Weddings are occasions when emotions run high as two people profess their love and commitment to each other in marriage. As romantic as a wedding ceremony may be, though, it is also a necessary legal requirement to validate the marriage.
Because vows are commonly exchanged between two people who are about to be married, it begs a few questions. Because marriage is considered a legal contract, are wedding vows considered provisions? Would breaking a wedding vow have any effect on a divorce later on?
The concern here is relevant and understandable, especially because often elect to write their own vows. Could someone unwittingly paint themselves into a corner by professing commitment to their spouse at the altar and later cheat on them? Could a broken vow to do the dishes more often come back to bite someone?
Wedding Vows Are Promises Spouses Make to Each Other
Wedding vows are promises that spouses make to each other. As a consequence, they are not legally binding, although they may have cultural or spiritual significance to the couple. California is also a no-fault divorce state, so one doesn’t even need to prove anything to file for divorce, least of all a “breach” or wedding vows.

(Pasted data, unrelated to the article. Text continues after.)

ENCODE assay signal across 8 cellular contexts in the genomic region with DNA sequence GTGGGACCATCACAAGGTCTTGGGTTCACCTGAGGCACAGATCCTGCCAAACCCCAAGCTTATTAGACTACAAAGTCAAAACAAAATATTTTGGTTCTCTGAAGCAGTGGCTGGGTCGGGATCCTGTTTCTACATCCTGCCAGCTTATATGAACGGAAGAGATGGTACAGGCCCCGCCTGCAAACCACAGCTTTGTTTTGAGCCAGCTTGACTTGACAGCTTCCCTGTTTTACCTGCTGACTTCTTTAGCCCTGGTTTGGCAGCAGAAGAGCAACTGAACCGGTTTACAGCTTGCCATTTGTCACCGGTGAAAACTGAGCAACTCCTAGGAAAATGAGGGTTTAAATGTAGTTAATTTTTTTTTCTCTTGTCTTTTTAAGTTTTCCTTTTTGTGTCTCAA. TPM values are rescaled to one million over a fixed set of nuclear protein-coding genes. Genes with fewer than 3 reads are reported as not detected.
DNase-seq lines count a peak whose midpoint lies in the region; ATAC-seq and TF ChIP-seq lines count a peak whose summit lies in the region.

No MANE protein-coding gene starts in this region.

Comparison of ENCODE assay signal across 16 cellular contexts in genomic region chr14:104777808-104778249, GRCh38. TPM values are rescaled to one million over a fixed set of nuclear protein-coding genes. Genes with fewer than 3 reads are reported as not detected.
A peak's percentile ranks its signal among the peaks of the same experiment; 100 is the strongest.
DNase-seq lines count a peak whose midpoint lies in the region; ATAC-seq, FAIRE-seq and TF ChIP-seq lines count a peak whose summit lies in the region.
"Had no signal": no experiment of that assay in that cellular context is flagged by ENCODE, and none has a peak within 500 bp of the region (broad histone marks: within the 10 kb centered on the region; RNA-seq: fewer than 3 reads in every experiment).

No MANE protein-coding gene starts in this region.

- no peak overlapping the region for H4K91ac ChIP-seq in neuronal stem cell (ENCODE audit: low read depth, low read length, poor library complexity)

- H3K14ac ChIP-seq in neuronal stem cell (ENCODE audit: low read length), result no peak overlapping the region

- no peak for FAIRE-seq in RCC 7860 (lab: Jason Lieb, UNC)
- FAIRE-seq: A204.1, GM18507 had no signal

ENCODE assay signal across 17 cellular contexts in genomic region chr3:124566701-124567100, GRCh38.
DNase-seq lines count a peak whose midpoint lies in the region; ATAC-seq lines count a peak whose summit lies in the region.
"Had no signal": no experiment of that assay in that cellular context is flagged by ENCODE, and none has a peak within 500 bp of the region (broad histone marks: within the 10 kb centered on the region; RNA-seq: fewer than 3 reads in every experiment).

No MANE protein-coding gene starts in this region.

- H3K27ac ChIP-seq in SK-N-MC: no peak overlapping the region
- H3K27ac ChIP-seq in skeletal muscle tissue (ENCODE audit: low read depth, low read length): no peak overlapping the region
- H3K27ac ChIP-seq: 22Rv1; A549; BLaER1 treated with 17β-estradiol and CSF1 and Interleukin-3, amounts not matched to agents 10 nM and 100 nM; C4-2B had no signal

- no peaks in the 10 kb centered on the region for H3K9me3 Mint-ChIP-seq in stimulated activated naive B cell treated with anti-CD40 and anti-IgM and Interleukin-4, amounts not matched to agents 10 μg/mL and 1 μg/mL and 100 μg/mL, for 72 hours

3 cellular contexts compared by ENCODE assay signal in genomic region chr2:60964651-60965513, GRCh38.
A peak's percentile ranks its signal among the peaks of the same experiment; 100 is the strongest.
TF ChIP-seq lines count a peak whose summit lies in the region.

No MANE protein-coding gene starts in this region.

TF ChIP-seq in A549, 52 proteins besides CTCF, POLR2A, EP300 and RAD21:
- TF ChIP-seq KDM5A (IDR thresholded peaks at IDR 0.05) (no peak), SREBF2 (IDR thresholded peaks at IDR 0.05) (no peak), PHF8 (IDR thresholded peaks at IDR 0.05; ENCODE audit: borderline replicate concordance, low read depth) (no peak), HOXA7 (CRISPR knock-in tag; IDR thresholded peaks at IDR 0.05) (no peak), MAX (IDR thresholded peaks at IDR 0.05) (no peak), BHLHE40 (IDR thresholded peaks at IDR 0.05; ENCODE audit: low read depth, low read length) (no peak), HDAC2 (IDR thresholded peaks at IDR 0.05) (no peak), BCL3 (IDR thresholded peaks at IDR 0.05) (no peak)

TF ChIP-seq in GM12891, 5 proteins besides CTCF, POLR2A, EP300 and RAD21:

This means that one should have no legal concerns for how wedding vows are worded or what they promise.
Pre-Nuptial & Post-Nuptial Agreements
A situation in which someone should be concerned about what they promise is when it comes to provisions of a prenuptial or postnuptial agreement. These contracts, created before or after marriage, can pre-determine certain issues that would inevitably arise during a divorce, particularly concerning finances.
California is a community property state, which means spouses share in their marriage’s assets and debts 50/50. Should a divorce arise, these will be divided according to that standard. If couples wish to plan for an alternative arrangement for how property is handled during divorce, the best way to do it is with a prenuptial or postnuptial agreement.
A pre/postnuptial agreement would be useful to protect family businesses, heirlooms, real estate, and even guard someone against their assuming liability for their spouse’s debt.
Unenforceable Provisions of Pre- & Post-Nuptial Agreements
Not everything can be pre-determined with a pre/postnuptial agreement. Matters that concern children must be decided by a judge based upon the child’s interests, so any provisions about child custody or visitation in a prenuptial or postnuptial agreement would be totally unenforceable.
Likewise, frivolous provisions or contracts that protect one spouse at the complete expense of the other would also be thrown out by the court.